Another newcomer to Stanton, Becca’s blonde beauty and abundant attitude shoots her straight to the top of the popularity charts—and she believes Jay belongs right there beside her. Accustomed to getting exactly what she wants, she launches a relentless mean-girl campaign to shake up Brogen and claim Jay for her own.
Everything changes with a devastating diagnosis…
When Jay learns he has a rare and potentially fatal disorder, he keeps it secret and begins to push Brogen away to spare her future pain—which is exactly the sort of opening Becca is waiting for.
As Jay’s well-meaning deception unravels,
Brogen realizes there is much more than her heart at stake…
But how far is she willing to go to fight for someone she loves?
★•✩•★ Grab your copy! ★•✩•★

G is for…Genetic Mutations


G is for…Genetic Mutations.
In pharmacy school, very little was taught to us students about genetic mutations. My only conversations about mutations were when I talked about the X-men movies. But 3 years ago, my 4 year old was diagnosed with a rare and life threatening disorder, Vascular Ehlers Danlos Syndrome. It’s a mutation of the COL3A1 gene, or in simpler terms, a collagen disorder. VEDS  is like having your body be made with faulty glue. While most people have 100% strong glue, VEDS patients have just 15% strong glue…in EVERY cell of their body. Skin tears easily, organs tear or rupture easily, blood vessels develop aneurysms or may dissect, and the cherry on this sucky diagnosis…surgery is dangerous and reserved only in life saving measures. For some reason, when a VEDS patient is hurt, injured, sick – the body goes into this “inflammatory state” where white blood cells head to the injury to try and repair it, but this inflammatory state makes the glue turn to water and VEDS patients fall apart in their surgeon’s hands, many do not survive.
Image result for x-men

VEDS is “rare” but is it really? It is so frequently misdiagnosed or undiagnosed throughout the world that it is estimated that only 5% of people with EDS (the common and less deadly form) have actually successfully been diagnosed. The other 95% do not know they have it. The VEDS population represent a small amount of that number but VEDS can easily be ruled out with a blood test if doctors suspect it. The numbers are shocking and appalling.

Common VEDS signs and symptoms:
-flat feet
-bendy finger joints
-low muscle tone
-veiny chest
-bruises easily or skin tears easily
-family history of early death or aneursyms
-sleeps with eyes open

Unfortunately VEDS patients often experience their first vascular event in the twenties and the average life expectancy is 48 years old. However, many have died in their teens and young twenties and several have lived into their 50’s and 60’s.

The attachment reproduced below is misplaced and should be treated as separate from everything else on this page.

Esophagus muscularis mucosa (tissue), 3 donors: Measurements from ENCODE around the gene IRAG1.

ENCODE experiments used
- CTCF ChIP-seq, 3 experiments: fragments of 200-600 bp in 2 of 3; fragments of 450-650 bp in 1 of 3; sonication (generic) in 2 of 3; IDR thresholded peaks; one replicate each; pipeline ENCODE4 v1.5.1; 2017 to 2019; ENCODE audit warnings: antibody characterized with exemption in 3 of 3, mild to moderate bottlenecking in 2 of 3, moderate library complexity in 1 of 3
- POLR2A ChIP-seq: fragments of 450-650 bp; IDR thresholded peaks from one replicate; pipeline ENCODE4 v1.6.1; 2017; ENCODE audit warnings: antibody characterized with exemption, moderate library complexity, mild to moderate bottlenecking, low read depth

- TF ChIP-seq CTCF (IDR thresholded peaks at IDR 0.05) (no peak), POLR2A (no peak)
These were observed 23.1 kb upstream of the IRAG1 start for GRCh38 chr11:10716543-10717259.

We take our son to see the top doc in this field at Johns Hopkins Hospital every other year. We have him on the medicine they hope will prevent some of the issues and every fall we give a talk at the local med school to educate them on the disorder.

I also wrote a YA romance called Rarity to raise awareness about the disorder. One of the characters gets diagnosed with it and it complicates their relationships. Here’s the link to buy Rarity if anyone is interested in giving it a read. http://amzn.com/B00YTETSGK

Where do we go from here?
Onward and upward toward a cure. No, you did not mishear me…a cure. There is a new procedure that has been developed to splice out the gene mutation and recode it with the corrected gene information. This procedure is known as CRISPR. It works on EVERY cell in the body. Scientists all over the world have begun human testing with fantastic results (cured leukemia in a child, muscular dystrophy, genetic blindness to name a few). So my challenge now, is to shine a light on VEDS so that researchers become interested in testing it on this rare disorder.

For more info on CRISPR: http://vector.childrenshospital.org/2014/09/genome-editing-a-crispr-way-to-correct-disease/

For more info on VEDS: http://www.ehlersdanlosnetwork.org/vascular.html

My son is now 7, soon to be 8. I’d love for him to have a chance to live a “normal” life, to not worry that playing football with the kids at recess might kill him. To not worry about lifting something heavy (may cause aortic dissection). Here’s to hoping we can get this cured before it’s too late.